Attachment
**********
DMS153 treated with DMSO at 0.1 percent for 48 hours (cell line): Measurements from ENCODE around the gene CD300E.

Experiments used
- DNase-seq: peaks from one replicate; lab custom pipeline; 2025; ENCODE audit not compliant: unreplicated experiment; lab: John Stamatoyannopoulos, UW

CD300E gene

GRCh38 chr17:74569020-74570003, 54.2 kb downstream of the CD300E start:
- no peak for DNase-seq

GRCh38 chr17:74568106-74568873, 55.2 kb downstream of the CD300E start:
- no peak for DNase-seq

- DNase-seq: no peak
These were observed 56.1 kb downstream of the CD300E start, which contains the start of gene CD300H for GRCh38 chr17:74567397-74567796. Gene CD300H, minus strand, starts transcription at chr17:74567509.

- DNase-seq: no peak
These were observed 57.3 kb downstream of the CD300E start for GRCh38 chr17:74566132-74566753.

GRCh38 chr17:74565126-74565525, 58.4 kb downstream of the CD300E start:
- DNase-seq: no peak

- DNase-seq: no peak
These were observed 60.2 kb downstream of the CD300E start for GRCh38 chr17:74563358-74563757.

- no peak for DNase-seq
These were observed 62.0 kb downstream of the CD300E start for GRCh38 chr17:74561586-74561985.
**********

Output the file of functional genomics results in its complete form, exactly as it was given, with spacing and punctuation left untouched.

DMS153 treated with DMSO at 0.1 percent for 48 hours (cell line): Measurements from ENCODE around the gene CD300E.

Experiments used
- DNase-seq: peaks from one replicate; lab custom pipeline; 2025; ENCODE audit not compliant: unreplicated experiment; lab: John Stamatoyannopoulos, UW

CD300E gene

GRCh38 chr17:74569020-74570003, 54.2 kb downstream of the CD300E start:
- no peak for DNase-seq

GRCh38 chr17:74568106-74568873, 55.2 kb downstream of the CD300E start:
- no peak for DNase-seq

- DNase-seq: no peak
These were observed 56.1 kb downstream of the CD300E start, which contains the start of gene CD300H for GRCh38 chr17:74567397-74567796. Gene CD300H, minus strand, starts transcription at chr17:74567509.

- DNase-seq: no peak
These were observed 57.3 kb downstream of the CD300E start for GRCh38 chr17:74566132-74566753.

GRCh38 chr17:74565126-74565525, 58.4 kb downstream of the CD300E start:
- DNase-seq: no peak

- DNase-seq: no peak
These were observed 60.2 kb downstream of the CD300E start for GRCh38 chr17:74563358-74563757.

- no peak for DNase-seq
These were observed 62.0 kb downstream of the CD300E start for GRCh38 chr17:74561586-74561985.